Thursday, May 8, 2008

"We're going to exorcise it"


The Time of the Ghost by Diana Wynne Jones is an oddity, even by the woman's own standards. For one thing, it actually has somewhat of a clear cut ending. And if you're familiar with Diana's work, you'll know that getting a straight conclusion out of her is as elusive as getting Kiera Knightley to put on two pounds.

The Time of the Ghost is marketed as a novel for "older readers", meaning that it's a little darker, more twisted, gore-ish and with the more adolescent elements of crushes and infatuations (often the more dangerous kind). The whole thing is told from the point of view of a ghost. This ghost, far from being angry or tortured, is simply painfully confused. It doesn't know how it died, why it died, who she was or why she has ended up where she has. The only thing she seems convinced about is that she must be one of the four Melford sisters, whose parents run a private boarding school for boys in the English countryside. The ghost in question continues to observe the four sisters, almost in stalker-fashion, trying to find any spark of recognition or a clue that may let her know which sister she was while alive. And I'll have to end it there. It would be disgustingly improper of me to divulge any more of the plot than I already have. Like I've said before, the pure joy and thrill of reading a Diana Wynne Jones novel that you know nothing about, save for the blurb on the back cover, is discovering the plot on your own. Nobody weaves a plot quite like Jones, I think. Even in one of her shortest books, she manages to find a way to thoroughly befuddle the reader, using her good old ace up the sleeve ; the concept of time travel, which she utilises in a completely fresh way.

Another aspect in which Jones excels herself this time around is through her characters. Having less than a dozen main characters, all entirely non-magical, totally normal homo sapiens, and it would be a pretty mammoth task to make each of them rich, memorable, unique and entirely themselves, as well as having their own quirks and tangled relationship dynamics with each other. But she pulls it off admirably, producing what I believe to be her single strongest cast of characters yet. Her descriptions of them, physical and otherwise, are so powerful, and have such an impact on the imagination, that all their little quirks and characteristics stay with you long after you've closed this book and started on something else.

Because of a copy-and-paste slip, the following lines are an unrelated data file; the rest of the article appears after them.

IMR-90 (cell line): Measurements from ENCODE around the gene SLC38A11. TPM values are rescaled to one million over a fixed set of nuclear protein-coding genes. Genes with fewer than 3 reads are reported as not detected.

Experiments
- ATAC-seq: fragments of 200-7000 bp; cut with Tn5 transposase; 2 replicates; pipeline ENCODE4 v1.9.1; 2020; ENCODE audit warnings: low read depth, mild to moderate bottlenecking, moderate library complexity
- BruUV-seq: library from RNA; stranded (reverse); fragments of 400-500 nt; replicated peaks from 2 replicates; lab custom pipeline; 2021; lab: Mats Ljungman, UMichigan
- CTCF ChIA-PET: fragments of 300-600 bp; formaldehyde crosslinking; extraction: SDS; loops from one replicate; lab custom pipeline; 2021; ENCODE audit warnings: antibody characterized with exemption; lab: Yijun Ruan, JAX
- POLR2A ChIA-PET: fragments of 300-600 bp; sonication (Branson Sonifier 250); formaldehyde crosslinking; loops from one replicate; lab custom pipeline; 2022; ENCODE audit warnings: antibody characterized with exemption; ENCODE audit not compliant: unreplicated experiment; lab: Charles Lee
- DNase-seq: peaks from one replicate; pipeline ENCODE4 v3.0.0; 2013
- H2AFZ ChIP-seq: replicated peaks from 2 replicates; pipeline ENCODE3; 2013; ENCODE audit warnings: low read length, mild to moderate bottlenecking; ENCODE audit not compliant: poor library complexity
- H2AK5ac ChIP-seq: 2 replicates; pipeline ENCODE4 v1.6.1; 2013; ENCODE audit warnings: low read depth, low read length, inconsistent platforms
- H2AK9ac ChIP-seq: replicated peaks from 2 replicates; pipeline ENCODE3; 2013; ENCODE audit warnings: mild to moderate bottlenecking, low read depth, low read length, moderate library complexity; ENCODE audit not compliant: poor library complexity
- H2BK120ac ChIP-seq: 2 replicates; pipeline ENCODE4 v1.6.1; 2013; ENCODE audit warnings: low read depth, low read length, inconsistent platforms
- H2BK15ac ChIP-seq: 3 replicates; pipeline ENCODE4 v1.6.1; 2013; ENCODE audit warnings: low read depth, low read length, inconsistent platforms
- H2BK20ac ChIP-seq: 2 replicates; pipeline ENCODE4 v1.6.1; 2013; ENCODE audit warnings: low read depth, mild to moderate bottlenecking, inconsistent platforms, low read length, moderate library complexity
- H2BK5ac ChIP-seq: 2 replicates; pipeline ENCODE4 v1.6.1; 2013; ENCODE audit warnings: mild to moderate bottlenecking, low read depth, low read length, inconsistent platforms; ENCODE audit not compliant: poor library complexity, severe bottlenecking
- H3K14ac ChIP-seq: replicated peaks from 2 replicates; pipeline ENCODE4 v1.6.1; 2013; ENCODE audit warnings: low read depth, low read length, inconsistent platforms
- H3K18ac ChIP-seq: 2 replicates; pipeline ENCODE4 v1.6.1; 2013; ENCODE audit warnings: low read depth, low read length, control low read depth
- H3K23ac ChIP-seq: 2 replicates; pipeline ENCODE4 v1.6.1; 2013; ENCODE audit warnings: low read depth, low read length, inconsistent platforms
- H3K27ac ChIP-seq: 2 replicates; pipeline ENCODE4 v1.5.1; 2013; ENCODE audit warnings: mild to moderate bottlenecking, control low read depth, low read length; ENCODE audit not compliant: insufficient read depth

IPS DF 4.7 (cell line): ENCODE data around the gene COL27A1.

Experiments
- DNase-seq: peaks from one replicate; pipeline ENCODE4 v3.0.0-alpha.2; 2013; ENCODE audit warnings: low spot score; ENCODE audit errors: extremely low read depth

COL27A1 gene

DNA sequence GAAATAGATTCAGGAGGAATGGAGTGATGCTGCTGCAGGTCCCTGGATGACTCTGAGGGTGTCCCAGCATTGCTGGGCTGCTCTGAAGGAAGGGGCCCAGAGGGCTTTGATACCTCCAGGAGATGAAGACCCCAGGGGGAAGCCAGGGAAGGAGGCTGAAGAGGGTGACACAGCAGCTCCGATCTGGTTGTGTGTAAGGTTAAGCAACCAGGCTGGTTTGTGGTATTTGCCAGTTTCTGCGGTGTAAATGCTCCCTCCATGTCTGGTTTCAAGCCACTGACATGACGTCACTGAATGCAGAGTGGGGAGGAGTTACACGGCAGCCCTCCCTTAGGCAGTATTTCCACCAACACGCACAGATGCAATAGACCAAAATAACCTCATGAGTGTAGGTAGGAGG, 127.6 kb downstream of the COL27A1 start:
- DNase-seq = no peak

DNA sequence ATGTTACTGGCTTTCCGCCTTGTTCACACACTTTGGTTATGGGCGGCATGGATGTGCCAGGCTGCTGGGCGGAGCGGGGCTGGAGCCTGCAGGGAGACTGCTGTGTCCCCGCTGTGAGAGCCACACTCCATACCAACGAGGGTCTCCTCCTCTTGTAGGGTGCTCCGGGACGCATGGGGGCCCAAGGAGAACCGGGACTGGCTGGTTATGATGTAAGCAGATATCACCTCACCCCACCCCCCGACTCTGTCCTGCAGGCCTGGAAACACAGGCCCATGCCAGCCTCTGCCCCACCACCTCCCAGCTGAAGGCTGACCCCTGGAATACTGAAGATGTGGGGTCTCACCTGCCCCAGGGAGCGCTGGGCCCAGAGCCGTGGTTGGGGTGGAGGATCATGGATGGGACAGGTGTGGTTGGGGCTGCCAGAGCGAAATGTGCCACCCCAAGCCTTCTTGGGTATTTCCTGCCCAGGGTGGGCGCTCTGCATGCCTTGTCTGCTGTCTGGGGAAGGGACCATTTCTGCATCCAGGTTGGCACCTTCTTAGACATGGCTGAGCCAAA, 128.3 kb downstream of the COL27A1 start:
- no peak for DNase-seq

Yet another aspect of The Time of the Ghost is the stark imagery, and the constant sense of underlying danger and foreboding, and also the knowledge that since there is a ghost floating around, has the worst scenario already happened or is there still a way to undo whatever doom awaits the ghost, whoever she is? Scenes like the exorcism with the knobbly blue candle, the Scrabble game, the sacrifice of the chicken, Cart's cornflake mayhem, and Fenella waving a carving knife with her hair tied in bloody knots are the kind of thing that will stay burned in your mind for months and months.
You had also better be sure that since she is generous enough to provide us with a relatively straight ending, that the road to that ending will be as confusing, ambigous and as littered with vague symbolism as possible.
All in all The Time of the Ghost comes highly recommended, and is living literary proof that sometimes the best things come with the smallest page count.

6 comments:

Wierdo said...

sounds...freaky. i'd read it, except i don't want to be haunted by images at night.

call me a chicken.....


that didn't make sense.
blah

Wierdo said...

sounds...freaky. i'd read it, except i don't want to be haunted by images at night.

call me a chicken.....


that didn't make sense.
blah

International Mastermind said...

Going to go get it now!!!!!

Sounds AH-mazing.

Bloody Awful Poetry said...

weirdo - Oh you should totally get it! The reading experience is worth all the scary images at night, promise.

IM- Right yoo are! Right now! It is most amayzing indeed.

Random Irregular said...

My library doesn't have this one.
:(

Tweetie said...

As a big fan of DWJ's books, i picked it up knowing nothing more about the book than what was written on the blurb.

I've just finished reading it. It was a lot darker than i expected. Also, since i always read before going to bed...i was also a lot more scared than i expected. But overall, a very enjoyable read. :)